“Our elderly people need to feel dignified and valued,” he explained. “We must also care about our younger generation... Not all of them want to fight the government, they just need to express their discontent and those in power have to listen.”
But while his predecessor, Cardinal Tong, had made much of the role of Hong Kong as a bridge Church between China and the universal Church, Bishop Yeung said that currently he sees this as extremely difficult, as political tension calls for great care in taking a step, but nevertheless, “We are willing to be a bridge and I always think that building bridges is much more important than building fences. If there is any way we can help to maintain a dialogue, we will be willing to do so.”
However, he noted that Hong Kong has been excluded from the current talks between the Holy See and Beijing and in reality there is often precious little that a bishop can do beyond making statements.
However, if given the opportunity he will act.
He also gave recognition to separation of Church and state in saying that endorsing or blacklisting any candidate in a civic election is not the business of the Church, but that commenting on various policies put forward and encouraging people to study the platforms of candidates, then voting according to their conscience, is.
As the media probed Bishop Yeung for his opinions on various issues in Hong Kong, he stated that he will speak when human dignity is at stake or on matters that threaten the welfare of people in the territory.
On specific issues, he described the 4 June 1989 massacre in Tiananmen Square as a tragedy whose pain still lingers in the souls of people and that he has profound respect for the students who made the sacrifice in the hope of a better life for all.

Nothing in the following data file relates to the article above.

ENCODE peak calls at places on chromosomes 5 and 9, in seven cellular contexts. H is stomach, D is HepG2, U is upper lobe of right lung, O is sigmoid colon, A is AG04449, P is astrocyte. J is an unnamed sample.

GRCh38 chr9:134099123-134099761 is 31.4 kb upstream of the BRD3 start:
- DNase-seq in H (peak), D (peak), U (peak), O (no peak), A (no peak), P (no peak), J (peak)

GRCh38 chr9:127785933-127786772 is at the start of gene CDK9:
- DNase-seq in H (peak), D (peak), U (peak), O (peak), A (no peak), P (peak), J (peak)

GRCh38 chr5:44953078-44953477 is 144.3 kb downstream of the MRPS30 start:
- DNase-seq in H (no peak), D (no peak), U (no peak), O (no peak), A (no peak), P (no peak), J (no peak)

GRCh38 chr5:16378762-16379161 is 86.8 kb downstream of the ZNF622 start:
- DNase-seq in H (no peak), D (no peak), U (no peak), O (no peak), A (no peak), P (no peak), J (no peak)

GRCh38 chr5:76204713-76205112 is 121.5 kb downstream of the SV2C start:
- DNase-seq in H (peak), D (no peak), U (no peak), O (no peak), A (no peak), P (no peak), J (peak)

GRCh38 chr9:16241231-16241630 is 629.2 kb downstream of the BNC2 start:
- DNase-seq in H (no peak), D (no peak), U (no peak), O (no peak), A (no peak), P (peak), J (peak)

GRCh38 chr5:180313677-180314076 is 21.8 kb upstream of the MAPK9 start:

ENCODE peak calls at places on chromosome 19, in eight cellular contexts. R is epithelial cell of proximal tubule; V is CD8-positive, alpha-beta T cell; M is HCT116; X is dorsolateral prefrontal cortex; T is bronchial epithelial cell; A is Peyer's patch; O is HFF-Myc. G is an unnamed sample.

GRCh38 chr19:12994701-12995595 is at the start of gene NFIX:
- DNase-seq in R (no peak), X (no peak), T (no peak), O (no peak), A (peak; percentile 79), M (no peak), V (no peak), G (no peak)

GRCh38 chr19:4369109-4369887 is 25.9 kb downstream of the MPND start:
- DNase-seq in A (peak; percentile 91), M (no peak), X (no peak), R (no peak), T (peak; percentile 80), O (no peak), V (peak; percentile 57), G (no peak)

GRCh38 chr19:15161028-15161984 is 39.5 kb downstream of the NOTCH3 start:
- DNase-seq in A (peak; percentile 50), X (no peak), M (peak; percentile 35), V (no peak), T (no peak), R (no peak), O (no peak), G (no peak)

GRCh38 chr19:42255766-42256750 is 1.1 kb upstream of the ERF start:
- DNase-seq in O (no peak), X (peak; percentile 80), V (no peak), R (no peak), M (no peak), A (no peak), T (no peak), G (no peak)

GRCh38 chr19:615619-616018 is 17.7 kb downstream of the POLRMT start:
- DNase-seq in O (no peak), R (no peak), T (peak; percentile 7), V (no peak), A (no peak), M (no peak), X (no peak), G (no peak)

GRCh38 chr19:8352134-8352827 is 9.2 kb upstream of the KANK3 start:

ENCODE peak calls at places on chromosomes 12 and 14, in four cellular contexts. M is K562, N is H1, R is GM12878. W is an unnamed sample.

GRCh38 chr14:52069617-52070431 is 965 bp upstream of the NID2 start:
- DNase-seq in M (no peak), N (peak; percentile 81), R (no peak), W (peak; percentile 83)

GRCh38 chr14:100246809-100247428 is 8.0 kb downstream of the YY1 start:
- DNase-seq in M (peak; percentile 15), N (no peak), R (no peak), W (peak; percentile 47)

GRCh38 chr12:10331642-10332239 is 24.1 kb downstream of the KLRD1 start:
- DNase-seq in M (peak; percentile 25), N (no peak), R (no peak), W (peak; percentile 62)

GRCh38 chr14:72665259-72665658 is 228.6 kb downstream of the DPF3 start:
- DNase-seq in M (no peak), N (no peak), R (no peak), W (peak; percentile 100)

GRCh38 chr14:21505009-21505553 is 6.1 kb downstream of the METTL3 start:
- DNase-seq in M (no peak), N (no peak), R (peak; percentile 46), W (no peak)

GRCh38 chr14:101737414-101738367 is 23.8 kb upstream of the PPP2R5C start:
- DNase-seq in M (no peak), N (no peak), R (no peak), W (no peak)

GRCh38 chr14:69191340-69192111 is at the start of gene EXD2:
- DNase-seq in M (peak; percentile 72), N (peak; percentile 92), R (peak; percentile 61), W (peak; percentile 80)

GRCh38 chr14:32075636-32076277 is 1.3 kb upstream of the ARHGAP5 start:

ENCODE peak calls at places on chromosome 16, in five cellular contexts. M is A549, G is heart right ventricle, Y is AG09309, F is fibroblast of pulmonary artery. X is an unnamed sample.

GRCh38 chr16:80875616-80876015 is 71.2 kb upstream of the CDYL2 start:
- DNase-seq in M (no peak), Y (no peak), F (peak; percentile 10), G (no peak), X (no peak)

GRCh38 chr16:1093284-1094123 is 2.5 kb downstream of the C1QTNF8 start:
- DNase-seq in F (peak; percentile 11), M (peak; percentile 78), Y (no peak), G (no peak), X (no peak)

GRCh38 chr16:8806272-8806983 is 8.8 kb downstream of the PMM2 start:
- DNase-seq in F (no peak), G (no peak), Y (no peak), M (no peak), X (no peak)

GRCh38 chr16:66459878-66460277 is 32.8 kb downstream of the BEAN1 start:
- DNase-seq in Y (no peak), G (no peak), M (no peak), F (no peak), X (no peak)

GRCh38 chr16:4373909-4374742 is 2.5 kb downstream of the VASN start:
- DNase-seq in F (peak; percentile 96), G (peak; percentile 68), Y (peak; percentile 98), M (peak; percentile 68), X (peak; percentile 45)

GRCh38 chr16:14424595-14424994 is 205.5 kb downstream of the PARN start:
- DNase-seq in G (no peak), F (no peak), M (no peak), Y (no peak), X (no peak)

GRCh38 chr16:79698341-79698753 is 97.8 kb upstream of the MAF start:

In a similar way, he said he greatly admires Liu Xiaobo, who spoke for what he believed in and paid a high price for his honesty but, as with calls for the vindication of those who died in Tiananmen his cause has hit a brick wall, but the world must embrace the sacrifices of yesteryear and continue the search for what can be done in the present.
He also expressed a personal hope that the barriers that stand in the way of a free election for the chief executive of Hong Kong will be done away with and the way paved for universal suffrage in the special administrative region.
While a few ghosts from the past were brought up, Bishop Yeung admitted that he may have to watch his choice of words more carefully in the future, as at least one example he used in the past regarding the same-sex attracted was clumsy and led to him being misrepresented.
Reservations about his comments on the tragedy of the removal of crosses were also expressed by some pastors in Zhejiang, judging them to be too ambivalent.
But in the area the eyes of the world have been turned on, the appointment of bishops in China, after a bit of a chicken and the egg discussion regarding who should choose and who should propose, Bishop Yeung proposed that Beijing suggesting and the Vatican appointing is the only one of the two options acceptable to the Church.
As a 72-year-old coming into the job who has been receiving medical treatment, Bishop Yeung said he is quietly confident that his health is good, as treatment has been effective and, although he runs an 8.00am to 8.00pm workday, he manages well.
But as the best laid plans of mice and men often go awry, the future is an unknown and only time will reveal what will transpire during the years this bishop remains in his position.
However, the straight honesty Bishop Yeung showed suggests that whatever else, he will call it as he sees it and what you see is what you’ll get.